I vividly remember the day Zach told me he was deploying. We were sitting in a neighborhood park just finishing our picnic lunch and playing with the baby. I could tell it was coming. For a few days, Zach had that quiet energy he gets when he’s excited and nervous at the same time. It can be hard to know what to say when the person you love most tells you he’s leaving to go into combat. It’s even harder when you can see their excitement and all you feel is overwhelming dread. If you’ve ever wondered what to do when your spouse is looking forward to deployment, this post is for you.
What to Remember When Your Spouse Wants to Deploy
Remember that it’s normal for your service member to look forward to deployment
Let’s say you are a criminal defense attorney. You’ve graduated law school, worked your way up as an associate and participated in more mock trials than you can count. But you’ve never been in a real courtroom. Would that job be fulfilling to you? Probably not.
The same concept works for military members. I can only speak to my husband’s experience as an infantryman, but combat jobs tend to continuously train for, well, combat. Training hard for something without being able to test your abilities on the battlefield is like only participating in one long mock trial. Not very rewarding.
Know that wanting to deploy does NOT mean wanting to be away from family.
“Maybe he wants to get away from you” I vividly remember how deeply I felt those words cut into my soul. Zach and I had only been married a few weeks and I had confided in a family member about how much he wanted to deploy. As a newly minted military wife, I just couldn’t understand why my husband wanted to leave me to serve in a combat zone.
Oh, how I wish someone had told me that wanting to deploy and wanting to “get away” from your family are two very different things. If I could go back and tell myself only one thing about military life, it would be that Zach loving his job didn’t mean he loved me less.
Don’t waste time resenting your spouse for something he can’t change.
As military families, we often feel that the military comes first and the hard truth is that it often does. When your spouse misses important events like birthdays, anniversaries, birth, everyday life, It feels unfair most of the time. Who am I kidding—it feels unfair all of the time. It’s very easy to start resenting your spouse for missing out on things or not being there when we need them. Don’t fall into that trap.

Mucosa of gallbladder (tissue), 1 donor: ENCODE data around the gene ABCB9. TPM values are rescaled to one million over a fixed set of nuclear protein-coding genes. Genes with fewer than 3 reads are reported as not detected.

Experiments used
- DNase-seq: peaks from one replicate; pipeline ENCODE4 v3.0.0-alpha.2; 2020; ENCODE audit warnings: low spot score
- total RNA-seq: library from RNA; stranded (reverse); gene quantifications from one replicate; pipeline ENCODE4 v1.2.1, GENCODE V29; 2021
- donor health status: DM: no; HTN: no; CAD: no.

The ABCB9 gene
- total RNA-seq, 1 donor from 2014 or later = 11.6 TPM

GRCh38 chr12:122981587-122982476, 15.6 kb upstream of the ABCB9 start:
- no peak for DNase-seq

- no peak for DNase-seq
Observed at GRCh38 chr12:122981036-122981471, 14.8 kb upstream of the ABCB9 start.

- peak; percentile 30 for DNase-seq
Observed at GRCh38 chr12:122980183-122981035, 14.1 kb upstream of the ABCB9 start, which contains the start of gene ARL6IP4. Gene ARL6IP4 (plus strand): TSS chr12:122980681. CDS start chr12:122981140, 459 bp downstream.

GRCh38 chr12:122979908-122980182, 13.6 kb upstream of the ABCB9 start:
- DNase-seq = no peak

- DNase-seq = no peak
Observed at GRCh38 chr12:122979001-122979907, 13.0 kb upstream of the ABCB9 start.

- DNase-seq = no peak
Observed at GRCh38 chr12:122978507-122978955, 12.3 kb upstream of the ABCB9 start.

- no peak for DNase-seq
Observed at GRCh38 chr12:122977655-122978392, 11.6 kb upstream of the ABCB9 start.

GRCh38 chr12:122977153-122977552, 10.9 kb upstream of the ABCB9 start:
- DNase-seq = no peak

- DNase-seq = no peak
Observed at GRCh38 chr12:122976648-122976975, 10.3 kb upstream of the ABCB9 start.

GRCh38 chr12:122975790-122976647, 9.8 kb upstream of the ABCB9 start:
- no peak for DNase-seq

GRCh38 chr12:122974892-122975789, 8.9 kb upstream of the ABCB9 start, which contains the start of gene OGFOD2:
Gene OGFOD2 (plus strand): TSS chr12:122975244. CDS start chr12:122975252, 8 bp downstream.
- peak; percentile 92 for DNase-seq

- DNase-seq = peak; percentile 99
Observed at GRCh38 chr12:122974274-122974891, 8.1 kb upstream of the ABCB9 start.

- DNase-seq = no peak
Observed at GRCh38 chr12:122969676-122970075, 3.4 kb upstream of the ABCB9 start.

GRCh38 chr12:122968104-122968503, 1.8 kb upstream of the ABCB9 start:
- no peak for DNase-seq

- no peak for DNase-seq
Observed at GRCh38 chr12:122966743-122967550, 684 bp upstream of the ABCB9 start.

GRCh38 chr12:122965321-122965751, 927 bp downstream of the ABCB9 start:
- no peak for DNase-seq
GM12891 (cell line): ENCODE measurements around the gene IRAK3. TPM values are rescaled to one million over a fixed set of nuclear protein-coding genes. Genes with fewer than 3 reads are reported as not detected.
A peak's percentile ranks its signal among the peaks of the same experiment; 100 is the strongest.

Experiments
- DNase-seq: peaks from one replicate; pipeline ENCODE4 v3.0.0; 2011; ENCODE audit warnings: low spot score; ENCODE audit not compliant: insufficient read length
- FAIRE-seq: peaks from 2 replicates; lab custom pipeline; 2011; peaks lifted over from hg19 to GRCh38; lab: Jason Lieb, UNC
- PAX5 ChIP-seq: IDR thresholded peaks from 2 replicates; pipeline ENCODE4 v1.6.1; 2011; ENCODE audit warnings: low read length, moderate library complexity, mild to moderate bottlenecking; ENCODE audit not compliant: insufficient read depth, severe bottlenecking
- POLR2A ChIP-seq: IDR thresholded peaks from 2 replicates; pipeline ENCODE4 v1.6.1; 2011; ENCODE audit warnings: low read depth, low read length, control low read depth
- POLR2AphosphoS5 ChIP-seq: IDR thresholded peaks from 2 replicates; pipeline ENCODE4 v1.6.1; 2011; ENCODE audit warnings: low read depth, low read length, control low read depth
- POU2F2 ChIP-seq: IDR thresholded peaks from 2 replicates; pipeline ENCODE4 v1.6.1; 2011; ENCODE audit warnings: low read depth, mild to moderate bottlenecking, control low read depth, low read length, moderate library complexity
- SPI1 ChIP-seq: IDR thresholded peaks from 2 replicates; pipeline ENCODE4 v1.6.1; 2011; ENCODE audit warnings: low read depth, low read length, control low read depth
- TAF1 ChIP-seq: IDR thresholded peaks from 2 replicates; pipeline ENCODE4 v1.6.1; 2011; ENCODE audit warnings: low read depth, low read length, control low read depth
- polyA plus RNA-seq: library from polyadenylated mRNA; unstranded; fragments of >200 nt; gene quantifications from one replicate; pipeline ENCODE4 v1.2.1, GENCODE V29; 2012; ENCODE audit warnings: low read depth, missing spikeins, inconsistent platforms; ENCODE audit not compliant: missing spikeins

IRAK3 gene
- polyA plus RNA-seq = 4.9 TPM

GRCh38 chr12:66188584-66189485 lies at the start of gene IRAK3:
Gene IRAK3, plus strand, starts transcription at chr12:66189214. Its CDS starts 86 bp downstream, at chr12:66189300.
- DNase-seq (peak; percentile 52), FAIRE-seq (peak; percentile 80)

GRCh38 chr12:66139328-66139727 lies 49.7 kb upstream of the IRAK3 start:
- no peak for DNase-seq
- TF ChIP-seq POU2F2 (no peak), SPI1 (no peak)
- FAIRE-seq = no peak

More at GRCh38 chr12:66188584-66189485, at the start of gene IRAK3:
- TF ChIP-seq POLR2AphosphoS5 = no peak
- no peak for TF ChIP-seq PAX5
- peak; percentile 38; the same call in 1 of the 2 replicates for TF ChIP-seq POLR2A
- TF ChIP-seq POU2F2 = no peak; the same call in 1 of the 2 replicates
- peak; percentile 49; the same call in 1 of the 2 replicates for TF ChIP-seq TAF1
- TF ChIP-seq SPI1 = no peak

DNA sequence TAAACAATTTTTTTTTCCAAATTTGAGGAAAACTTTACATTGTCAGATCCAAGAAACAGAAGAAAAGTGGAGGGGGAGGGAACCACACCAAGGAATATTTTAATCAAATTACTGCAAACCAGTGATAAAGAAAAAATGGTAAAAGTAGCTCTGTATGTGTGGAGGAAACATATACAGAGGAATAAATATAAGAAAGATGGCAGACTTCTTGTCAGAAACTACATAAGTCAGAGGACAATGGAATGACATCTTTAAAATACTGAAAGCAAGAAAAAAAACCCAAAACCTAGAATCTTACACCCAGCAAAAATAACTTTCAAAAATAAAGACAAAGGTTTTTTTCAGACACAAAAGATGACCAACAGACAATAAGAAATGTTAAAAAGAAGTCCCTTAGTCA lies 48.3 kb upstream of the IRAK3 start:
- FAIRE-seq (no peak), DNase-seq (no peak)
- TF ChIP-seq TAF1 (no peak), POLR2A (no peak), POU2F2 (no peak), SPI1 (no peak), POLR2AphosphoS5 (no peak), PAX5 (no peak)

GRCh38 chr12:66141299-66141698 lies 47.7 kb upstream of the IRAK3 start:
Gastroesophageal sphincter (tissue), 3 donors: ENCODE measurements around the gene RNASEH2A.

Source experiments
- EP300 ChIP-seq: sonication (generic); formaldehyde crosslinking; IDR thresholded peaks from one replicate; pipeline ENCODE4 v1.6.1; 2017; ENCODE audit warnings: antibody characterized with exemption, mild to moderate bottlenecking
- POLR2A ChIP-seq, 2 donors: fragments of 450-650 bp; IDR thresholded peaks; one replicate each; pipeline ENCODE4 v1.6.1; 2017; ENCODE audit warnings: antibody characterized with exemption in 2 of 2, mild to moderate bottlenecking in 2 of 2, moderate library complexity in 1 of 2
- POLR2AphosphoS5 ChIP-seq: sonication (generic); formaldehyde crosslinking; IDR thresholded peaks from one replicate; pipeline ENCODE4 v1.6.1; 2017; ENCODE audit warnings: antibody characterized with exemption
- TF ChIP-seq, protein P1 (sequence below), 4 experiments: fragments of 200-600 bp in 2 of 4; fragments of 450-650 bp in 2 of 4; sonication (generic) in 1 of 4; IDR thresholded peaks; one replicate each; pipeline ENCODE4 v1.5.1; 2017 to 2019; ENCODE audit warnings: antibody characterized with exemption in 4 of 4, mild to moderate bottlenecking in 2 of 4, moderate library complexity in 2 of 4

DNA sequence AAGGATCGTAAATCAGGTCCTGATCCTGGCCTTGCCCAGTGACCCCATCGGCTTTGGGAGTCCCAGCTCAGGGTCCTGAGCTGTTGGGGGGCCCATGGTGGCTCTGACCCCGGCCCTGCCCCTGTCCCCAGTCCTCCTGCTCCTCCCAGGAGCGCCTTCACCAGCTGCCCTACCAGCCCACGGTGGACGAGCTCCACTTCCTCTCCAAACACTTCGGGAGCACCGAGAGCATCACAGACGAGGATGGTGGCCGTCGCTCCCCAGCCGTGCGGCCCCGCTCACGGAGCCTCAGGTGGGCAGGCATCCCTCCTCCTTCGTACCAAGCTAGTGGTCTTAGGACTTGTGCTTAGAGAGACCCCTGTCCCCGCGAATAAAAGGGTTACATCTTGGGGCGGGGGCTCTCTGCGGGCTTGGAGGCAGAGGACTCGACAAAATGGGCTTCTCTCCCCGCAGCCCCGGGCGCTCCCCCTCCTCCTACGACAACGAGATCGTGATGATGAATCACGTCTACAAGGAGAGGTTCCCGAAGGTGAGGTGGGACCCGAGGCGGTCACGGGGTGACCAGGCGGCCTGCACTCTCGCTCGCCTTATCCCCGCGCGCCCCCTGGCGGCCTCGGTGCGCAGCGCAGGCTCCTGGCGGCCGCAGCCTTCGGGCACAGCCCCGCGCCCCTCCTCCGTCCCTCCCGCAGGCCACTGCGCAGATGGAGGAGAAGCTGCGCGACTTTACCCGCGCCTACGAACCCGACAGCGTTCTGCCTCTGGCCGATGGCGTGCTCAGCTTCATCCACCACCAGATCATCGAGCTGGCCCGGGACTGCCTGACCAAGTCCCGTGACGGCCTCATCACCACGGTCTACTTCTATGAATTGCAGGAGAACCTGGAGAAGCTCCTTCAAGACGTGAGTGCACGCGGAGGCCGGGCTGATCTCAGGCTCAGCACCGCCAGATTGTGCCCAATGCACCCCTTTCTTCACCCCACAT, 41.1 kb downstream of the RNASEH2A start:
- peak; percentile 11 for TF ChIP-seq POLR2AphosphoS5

Allow yourself time to process.
News like an upcoming deployment can quite literally take your breath away. It’s ok if you don’t know what to say or spontaneously burst into tears when your service member breaks the news. And it’s totally ok to skip the panic all together and launch into planning mode. Each of us processes things like this in different ways. Allow yourself time to process and vent to someone if you need to.
BONUS: Pick the right person to vent to.
Preferably someone who won’t tell you to divorce your spouse for abandoning you or inform you that your spouse wants to deploy to get away from you. You laugh but I was told both those things when my husband was slated for a deployment. At this moment, you just need someone to be there for you and listen.
Remember that you are stronger than you give yourself credit.
Sounds cliche, right? It’s not.
I’m not saying it will be easy but one day you’ll wake up and realize deployment is almost over and you’ve survived. Yes, it can feel neverending. Yes, sometimes you’ll feel like you’re drowning in a sea of neverending work shifts or a million diapers. But, in the end, deployment is only a season. A season for growth and goals and getting to know yourself better.
You’ve got this, girlfriend.
Dealing with deployment is never fun but hopefully, these five tips will help you through the tough conversations in store for you. Pre-Deployment is one of the toughest parts of military life (I’d argue that it can be worse than the actual deployment) so don’t forget to give yourself and your spouse plenty of grace!
Have you ever felt resentful that your service member wanted to deploy? What are some things you remind yourself of when you get news of an upcoming separation?